By Lisa Schwarzbaum
Updated March 12, 1999 at 05:00 AM EST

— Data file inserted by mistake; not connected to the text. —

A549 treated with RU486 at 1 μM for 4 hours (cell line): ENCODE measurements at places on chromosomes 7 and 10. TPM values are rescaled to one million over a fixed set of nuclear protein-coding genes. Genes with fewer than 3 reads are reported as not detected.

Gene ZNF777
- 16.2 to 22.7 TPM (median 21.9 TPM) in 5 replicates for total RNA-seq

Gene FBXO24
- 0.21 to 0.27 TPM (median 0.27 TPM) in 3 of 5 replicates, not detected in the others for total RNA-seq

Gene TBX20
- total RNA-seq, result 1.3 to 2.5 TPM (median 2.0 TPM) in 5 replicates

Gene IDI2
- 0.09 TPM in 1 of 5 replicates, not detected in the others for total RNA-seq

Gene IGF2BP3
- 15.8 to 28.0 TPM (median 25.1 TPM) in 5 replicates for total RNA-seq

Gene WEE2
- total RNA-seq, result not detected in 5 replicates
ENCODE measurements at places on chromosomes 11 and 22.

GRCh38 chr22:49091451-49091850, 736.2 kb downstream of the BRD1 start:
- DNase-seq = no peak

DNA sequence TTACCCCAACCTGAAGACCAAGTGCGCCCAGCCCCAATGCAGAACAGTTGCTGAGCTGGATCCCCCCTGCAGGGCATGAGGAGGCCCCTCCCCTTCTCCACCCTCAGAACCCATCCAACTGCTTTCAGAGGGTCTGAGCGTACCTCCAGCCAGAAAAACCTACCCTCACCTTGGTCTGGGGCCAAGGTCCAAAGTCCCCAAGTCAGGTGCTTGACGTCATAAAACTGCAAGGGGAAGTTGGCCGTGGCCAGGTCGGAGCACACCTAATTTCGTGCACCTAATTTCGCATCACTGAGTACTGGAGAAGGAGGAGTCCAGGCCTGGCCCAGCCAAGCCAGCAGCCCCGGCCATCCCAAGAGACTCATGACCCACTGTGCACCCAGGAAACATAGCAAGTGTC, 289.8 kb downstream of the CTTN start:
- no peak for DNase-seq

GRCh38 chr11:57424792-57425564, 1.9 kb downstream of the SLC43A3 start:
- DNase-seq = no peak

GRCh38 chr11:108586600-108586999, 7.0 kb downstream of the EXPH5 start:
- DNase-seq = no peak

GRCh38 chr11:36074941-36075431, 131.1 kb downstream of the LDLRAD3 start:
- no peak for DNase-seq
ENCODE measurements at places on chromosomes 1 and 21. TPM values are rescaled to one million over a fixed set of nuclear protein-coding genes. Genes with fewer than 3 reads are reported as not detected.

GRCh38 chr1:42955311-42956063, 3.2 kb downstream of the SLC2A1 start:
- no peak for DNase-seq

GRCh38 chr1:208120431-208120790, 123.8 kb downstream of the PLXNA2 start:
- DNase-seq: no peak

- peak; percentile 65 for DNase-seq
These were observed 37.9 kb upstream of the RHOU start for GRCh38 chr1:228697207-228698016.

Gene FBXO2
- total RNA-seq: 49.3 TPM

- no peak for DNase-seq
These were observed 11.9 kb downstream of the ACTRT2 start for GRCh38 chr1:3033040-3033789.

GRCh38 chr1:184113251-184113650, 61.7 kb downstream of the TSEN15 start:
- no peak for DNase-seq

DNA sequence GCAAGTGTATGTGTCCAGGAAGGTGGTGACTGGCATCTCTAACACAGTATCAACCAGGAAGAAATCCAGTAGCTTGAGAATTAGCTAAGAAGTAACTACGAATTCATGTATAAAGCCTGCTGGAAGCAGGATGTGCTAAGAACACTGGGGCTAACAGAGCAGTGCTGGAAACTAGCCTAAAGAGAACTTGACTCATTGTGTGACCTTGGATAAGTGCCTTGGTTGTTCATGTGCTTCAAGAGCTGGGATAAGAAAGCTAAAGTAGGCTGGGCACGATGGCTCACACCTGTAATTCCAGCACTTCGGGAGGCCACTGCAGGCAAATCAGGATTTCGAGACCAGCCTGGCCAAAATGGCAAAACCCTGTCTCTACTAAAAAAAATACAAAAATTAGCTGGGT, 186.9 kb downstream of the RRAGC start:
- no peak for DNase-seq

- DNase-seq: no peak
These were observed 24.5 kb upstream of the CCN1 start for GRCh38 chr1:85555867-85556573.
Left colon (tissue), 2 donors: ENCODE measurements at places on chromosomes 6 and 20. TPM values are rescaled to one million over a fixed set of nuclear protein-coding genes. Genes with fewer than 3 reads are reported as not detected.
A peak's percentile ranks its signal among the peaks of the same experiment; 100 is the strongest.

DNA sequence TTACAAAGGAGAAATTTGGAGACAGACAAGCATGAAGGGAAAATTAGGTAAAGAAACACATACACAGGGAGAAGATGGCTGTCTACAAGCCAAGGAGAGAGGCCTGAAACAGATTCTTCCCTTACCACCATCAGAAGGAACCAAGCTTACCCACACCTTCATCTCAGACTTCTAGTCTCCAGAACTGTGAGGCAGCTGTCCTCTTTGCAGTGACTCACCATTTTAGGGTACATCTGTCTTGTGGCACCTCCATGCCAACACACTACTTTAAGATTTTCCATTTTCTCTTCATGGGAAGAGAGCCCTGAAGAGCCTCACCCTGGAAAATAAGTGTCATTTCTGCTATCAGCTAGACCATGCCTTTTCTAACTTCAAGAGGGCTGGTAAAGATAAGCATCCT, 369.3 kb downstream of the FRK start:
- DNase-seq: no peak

Two’s a trend in older woman-younger man French romances: On the heels of Brigitte Rouan’s emotionally operatic Post Coitum, director Benoit Jacquot, adapting a novel by Yukio Mishima, observes the passions of a sophisticated fashion executive (Isabelle Huppert, the Gallic ideal of formidable coolness sheathing a core of erotic heat). She’s obsessed with a baleful stud and sometime boxer (newcomer Vincent Martinez) who, when he is not paid by women for sex, is paid by men. Still, the two arouse something other than business in each other; he sticks around voluntarily, she rather enjoys the role of sugar mommy — until she doesn’t. With the exceptional understanding of feminine psychology he brought to A Single Girl and Seventh Heaven, Jacquot economically conveys the small, painful sacrifices both lovers — but particularly the woman — must make, and the constant, ongoing negotiations of power required to maintain no-strings freedom. (That’s where the sentimental education comes in.) B+